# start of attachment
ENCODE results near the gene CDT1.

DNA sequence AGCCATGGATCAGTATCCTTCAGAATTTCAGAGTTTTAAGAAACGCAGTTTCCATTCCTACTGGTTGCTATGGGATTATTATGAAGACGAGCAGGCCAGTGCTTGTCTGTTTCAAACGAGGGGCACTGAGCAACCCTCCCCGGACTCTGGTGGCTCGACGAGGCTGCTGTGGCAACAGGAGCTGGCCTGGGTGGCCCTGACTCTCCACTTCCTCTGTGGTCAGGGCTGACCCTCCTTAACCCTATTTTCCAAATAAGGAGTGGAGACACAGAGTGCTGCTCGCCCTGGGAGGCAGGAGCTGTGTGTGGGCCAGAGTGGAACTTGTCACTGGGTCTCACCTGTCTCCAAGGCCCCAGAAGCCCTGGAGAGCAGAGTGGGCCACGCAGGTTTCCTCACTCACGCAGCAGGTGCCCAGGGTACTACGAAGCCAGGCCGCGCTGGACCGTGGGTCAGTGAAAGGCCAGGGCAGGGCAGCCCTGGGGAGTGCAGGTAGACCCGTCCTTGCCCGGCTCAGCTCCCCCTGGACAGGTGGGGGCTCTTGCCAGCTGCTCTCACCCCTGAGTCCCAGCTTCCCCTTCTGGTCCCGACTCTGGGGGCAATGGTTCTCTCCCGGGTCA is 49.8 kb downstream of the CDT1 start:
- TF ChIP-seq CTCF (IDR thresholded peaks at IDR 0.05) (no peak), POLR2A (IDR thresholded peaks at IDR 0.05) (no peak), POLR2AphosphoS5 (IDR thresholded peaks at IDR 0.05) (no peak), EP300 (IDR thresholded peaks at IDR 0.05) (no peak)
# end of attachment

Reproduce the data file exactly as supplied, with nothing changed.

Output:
ENCODE results near the gene CDT1.

DNA sequence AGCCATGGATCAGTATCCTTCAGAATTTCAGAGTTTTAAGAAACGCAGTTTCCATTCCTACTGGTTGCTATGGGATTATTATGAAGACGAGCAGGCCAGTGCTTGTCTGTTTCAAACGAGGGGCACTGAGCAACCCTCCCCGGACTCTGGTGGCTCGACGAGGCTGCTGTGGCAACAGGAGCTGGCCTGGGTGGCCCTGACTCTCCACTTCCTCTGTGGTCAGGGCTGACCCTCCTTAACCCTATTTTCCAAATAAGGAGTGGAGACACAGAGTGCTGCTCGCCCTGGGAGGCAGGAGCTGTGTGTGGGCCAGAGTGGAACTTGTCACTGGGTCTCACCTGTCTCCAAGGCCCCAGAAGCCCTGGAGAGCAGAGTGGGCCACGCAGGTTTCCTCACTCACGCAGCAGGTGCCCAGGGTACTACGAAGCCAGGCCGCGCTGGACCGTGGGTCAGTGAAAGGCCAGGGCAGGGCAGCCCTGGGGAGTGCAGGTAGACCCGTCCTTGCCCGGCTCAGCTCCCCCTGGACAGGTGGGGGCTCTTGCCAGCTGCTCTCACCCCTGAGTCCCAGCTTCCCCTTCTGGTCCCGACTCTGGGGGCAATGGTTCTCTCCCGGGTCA is 49.8 kb downstream of the CDT1 start:
- TF ChIP-seq CTCF (IDR thresholded peaks at IDR 0.05) (no peak), POLR2A (IDR thresholded peaks at IDR 0.05) (no peak), POLR2AphosphoS5 (IDR thresholded peaks at IDR 0.05) (no peak), EP300 (IDR thresholded peaks at IDR 0.05) (no peak)